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Stovetop boeuf bourguignon?

e
E_M Sep 22, 2010 01:49 PM

I am going to make a large batch next week and would like to cook it on the stovetop rather than the oven (because I *think* the handles of the intended pot is safe up to 350 deg. but am not certain.) All I need to do is keep it on a simmer for 3 hours? That's what's happening inside the oven, right?

  1. l
    lemons Sep 22, 2010 01:50 PM

    Short answer, yes. I'm a big advocate of just-barely-a-bubble type simmers for thins like that. The last 3 I've made have been stove top. Also you can keep a closer eye on it. Go for it.

    3 Replies
    1. re: lemons
      e
      E_M Sep 22, 2010 04:57 PM

      Thank you!

      1. re: lemons
        greygarious Sep 22, 2010 06:36 PM

        I agree, and as I recall, Julia Child did it on the stove in the show with Jacques Pepin making the pot roast. I prefer stovetop braising rather than moving the Dutch oven around to stir and check. Also, I assume the oven uses more electricity than a single burner.

        However, I expect that if you get many responses, the vast majority will tell you to use the oven.

        1. re: greygarious
          j
          Johnny West Dec 20, 2010 02:01 PM

          I use Julia Child's recipe and do it on the stove top, no problem.

      2. sunshine842 Sep 23, 2010 03:20 AM

        My French friends all make it on top of the stove -- usually in a pressure cooker!

        1. KansasKate Dec 20, 2010 01:42 PM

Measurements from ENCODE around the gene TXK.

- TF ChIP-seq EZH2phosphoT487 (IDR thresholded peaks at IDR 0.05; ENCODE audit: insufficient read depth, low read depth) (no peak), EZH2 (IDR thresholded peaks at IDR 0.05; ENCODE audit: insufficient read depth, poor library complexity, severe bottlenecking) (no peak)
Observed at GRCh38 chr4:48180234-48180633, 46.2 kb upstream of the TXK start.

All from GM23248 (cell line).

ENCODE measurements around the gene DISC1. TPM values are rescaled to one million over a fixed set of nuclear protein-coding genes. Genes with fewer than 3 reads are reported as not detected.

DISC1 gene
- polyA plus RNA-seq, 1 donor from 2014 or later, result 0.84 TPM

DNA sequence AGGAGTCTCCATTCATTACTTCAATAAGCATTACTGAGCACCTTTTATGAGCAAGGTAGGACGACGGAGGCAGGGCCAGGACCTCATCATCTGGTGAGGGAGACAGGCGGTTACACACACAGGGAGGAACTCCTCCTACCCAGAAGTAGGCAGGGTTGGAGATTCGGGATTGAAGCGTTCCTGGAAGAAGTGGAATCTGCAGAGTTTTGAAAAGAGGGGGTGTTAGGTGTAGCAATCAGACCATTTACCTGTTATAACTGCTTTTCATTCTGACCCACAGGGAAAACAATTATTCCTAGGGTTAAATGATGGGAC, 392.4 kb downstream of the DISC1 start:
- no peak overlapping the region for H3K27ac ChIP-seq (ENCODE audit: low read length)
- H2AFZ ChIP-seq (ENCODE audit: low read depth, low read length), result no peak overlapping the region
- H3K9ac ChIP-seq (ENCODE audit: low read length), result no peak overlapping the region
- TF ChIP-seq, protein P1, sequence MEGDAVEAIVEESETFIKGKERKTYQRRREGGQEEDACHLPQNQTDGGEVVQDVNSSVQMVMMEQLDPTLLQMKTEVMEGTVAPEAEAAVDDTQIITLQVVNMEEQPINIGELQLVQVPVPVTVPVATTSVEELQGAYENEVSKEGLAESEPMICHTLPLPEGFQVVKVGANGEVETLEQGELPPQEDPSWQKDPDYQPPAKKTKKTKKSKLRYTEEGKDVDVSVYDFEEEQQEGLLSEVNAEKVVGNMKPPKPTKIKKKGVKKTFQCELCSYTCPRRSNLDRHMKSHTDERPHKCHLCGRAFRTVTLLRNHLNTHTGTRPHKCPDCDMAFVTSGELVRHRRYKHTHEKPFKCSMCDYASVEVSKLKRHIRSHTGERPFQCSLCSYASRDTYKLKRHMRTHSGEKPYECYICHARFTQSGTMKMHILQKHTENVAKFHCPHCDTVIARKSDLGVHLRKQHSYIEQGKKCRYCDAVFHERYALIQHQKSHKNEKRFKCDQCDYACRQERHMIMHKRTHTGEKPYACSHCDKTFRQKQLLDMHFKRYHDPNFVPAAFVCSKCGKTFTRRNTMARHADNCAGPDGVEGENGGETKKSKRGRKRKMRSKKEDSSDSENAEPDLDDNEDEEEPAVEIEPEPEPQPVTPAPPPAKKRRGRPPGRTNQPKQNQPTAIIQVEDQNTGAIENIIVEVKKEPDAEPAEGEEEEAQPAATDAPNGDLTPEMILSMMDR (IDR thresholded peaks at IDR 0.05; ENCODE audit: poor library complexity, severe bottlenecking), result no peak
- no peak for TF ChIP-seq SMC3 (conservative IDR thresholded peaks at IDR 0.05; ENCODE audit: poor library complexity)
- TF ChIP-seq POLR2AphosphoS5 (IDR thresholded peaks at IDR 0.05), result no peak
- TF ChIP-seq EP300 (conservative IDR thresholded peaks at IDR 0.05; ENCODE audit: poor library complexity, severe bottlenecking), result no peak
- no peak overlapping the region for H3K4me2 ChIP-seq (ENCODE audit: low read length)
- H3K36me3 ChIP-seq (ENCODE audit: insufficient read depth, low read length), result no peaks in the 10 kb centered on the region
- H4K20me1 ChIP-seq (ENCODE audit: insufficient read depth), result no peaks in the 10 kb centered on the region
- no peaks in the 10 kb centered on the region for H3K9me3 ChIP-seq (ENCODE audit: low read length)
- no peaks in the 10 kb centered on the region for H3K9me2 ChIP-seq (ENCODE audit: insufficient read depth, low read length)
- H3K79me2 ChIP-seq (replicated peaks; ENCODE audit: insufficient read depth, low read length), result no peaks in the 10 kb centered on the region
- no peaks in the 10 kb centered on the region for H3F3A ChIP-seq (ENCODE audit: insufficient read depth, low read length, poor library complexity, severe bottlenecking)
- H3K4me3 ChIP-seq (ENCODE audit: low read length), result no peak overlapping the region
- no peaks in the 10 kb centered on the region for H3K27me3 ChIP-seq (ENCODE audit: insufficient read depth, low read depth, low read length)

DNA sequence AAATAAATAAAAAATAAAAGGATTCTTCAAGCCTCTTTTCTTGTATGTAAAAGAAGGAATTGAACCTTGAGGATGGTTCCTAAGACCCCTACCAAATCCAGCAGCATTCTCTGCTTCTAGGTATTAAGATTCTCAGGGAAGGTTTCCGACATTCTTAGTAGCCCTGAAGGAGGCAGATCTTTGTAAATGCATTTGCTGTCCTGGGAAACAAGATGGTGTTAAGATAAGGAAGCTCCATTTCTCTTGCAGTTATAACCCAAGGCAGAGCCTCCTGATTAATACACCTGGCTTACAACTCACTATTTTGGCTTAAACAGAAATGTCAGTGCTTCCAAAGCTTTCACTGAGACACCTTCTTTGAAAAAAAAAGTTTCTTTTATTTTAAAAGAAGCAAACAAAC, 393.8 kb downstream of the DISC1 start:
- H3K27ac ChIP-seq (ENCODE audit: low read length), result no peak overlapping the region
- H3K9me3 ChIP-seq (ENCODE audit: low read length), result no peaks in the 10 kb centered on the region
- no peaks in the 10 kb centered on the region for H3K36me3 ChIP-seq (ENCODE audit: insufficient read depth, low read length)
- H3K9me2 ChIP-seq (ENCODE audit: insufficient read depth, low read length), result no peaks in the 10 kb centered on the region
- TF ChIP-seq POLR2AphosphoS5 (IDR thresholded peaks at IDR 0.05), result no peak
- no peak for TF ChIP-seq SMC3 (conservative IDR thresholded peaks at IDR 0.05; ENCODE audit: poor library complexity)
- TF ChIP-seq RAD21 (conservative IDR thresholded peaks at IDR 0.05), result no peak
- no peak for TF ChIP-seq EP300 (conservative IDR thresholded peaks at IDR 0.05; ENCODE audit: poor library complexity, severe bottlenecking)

Yesterday we made stovetop boeuf bourguignon for two. It was delicious.

          As lemons said, it's much easier to check on when it's on the cooktop. And the induction cooktop is so steady, I don't think we had to adjust it at all the whole time the dish was simmering.

          Not only did we cook the whole thing on the cooktop, but we used only one pan -- a Staub 2.5 qt cocotte, which was fine for 1# of beef.

          Most recipes have you prepare the "garnish" while the meat is cooking, but we prepared it first, in the cocotte, then set it aside and used the same pan for the rest of the dish. Instead of straining the liquid into a bowl then pouring it back into the pan, we fished out everything with a small mesh strainer.

          BTW, the obsession with not creating too many dirty dishes is that we have a very minimal makeshift kitchen (house is being restored) and no dishwasher or garbage disposal. The less we have to wash, the better.

          After this successful experiment, I think I would make it in an oven only if I really needed all the hobs for preparing the rest of the meal.

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